Common law and equity may continue to be applied in the determination of a dispute concerning the exercise or enforcement of the lessor’s rights, including recovery of possession of the premises and termination of a commercial lease.
What if the lessee is not an ‘impacted lessee’ but has refused to pay rent?
A lessee who is not an impacted lessee is not entitled to any protection under the Regulation and the lessor is not prevented from enforcing its rights under the relevant lease. However, lessors and lessees are encouraged to have regard to the Code of Conduct where possible to guide them in any negotiations they wish to undertake.
The relief measures prescribed by the Regulation apply generally to both retail leases and non-retail leases (other than a lease under the Agricultural Tenancies Act 1990 (NSW).
The Code of Conduct was directed to small and medium sized enterprises with an annual turnover of less than $50 million per year. The Regulation adopts the same approach but further clarifies that: (i) the relevant turnover is the turnover for the 2018-2019 financial year; (ii) internet sales are to be included in turnover. Unlike the Retail Act, which includes revenue from online transactions in a lessee’s turnover only if those transactions were derived from goods or services delivered or provided from or at the retail shop (or the retail shopping centre of which the shop forms part of or where transactions were made when the customer was at the retail shop), the Regulation does not seek to make that distinction; and (iii) lessees who operate ‘not for profit’ businesses may be an impacted lessee.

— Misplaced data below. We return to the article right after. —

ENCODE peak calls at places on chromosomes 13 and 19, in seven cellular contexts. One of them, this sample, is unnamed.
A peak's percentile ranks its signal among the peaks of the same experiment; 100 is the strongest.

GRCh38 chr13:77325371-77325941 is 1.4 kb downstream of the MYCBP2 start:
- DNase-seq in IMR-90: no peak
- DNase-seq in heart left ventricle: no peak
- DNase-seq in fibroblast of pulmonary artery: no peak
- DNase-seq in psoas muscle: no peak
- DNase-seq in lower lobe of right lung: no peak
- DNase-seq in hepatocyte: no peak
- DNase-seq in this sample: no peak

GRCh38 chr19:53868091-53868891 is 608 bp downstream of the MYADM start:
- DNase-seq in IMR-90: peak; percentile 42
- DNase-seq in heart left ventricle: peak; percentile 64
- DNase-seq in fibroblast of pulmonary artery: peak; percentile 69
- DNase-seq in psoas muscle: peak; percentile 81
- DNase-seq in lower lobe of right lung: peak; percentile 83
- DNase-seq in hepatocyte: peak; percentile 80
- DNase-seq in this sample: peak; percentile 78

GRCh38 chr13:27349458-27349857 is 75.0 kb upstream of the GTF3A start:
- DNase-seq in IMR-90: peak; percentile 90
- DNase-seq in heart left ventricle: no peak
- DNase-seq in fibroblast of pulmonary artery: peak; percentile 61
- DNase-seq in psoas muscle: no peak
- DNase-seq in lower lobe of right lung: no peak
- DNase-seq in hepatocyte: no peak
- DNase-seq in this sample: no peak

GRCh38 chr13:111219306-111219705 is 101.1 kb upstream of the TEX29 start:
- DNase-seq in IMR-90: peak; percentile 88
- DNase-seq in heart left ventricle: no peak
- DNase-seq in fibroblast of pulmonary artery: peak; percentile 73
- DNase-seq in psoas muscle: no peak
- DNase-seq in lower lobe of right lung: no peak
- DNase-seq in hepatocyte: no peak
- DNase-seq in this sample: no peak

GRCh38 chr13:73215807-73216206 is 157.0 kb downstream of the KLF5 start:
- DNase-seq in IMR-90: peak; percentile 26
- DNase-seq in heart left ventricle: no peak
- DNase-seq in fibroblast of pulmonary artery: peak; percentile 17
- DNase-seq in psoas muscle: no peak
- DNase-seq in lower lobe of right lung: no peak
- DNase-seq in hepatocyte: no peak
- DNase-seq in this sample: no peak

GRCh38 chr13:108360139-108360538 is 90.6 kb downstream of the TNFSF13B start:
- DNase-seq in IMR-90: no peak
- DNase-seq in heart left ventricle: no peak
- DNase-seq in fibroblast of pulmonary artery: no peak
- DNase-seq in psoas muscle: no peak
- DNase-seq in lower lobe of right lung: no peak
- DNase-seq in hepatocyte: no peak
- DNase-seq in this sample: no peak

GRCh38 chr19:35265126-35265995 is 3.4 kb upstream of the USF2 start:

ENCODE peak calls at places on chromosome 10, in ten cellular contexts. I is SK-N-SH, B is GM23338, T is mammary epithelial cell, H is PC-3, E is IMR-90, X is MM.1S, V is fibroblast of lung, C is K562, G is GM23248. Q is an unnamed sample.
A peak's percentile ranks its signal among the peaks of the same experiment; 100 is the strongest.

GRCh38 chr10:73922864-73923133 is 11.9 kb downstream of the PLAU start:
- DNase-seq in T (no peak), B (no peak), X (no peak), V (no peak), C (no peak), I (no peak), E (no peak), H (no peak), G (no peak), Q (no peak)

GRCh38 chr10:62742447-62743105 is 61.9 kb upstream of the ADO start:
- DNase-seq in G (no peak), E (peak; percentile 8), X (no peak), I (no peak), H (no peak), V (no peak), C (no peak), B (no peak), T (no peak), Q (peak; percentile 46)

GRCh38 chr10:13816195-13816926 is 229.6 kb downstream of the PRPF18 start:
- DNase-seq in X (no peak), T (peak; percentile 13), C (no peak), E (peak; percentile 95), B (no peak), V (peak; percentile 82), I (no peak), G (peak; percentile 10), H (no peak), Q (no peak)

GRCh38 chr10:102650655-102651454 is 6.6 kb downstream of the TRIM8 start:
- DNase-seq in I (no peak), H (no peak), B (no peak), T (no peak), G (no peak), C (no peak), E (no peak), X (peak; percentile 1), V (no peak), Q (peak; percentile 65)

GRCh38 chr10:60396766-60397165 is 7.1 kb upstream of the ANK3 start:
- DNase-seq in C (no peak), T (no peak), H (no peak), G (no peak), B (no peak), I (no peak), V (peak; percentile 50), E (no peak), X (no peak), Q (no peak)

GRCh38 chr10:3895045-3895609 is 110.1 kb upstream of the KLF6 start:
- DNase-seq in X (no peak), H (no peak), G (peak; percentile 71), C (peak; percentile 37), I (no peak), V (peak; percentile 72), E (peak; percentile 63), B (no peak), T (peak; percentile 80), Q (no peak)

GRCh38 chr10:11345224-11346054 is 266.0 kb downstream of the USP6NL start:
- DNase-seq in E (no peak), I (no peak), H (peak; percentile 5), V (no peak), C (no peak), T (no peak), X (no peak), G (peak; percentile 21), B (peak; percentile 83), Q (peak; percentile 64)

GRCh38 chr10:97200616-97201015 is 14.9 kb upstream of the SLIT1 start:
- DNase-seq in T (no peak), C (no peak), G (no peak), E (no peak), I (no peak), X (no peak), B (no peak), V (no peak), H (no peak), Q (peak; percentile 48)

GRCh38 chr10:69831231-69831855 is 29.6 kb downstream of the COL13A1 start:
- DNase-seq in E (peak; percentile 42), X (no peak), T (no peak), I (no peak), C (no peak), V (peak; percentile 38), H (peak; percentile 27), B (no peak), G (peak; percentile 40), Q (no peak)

A lessee whose turnover exceeded $50 million in the 2018-2019 financial year will not be entitled to any protection. It is unclear whether a lessee who had no turnover in that period would be entitled to the protection under the Regulation (for example a lessee who took over the lease pursuant to an assignment effected after 1 July 2019).
A lease entered into after 24 April 2020 will not be entitled to the protection of the Regulation, unless that lease was a renewal under an option, or any other renewal on the same terms as the existing lease. It is not clear to what extent that a renewed or extended lease which is not on the ‘same terms’ as the existing lease will be excluded from the operation of the Regulation. For example, if the parties agree after 24 April 2020 to extend the term of a lease (which does not contain further options) but do so subject to the impositions of new terms such as rent-free periods or fitout incentives, consideration needs to be given to whether that extended lease will fall within the Regulation.
Lessors are not obliged to pass on any reduction in statutory outgoings and insurance premiums to lessees unless the lease requires the impacted lessee to pay a fixed amount that represents these charges. Lessees of gross leases, for example, may not be entitled to any land tax savings that the lessor may be entitled to.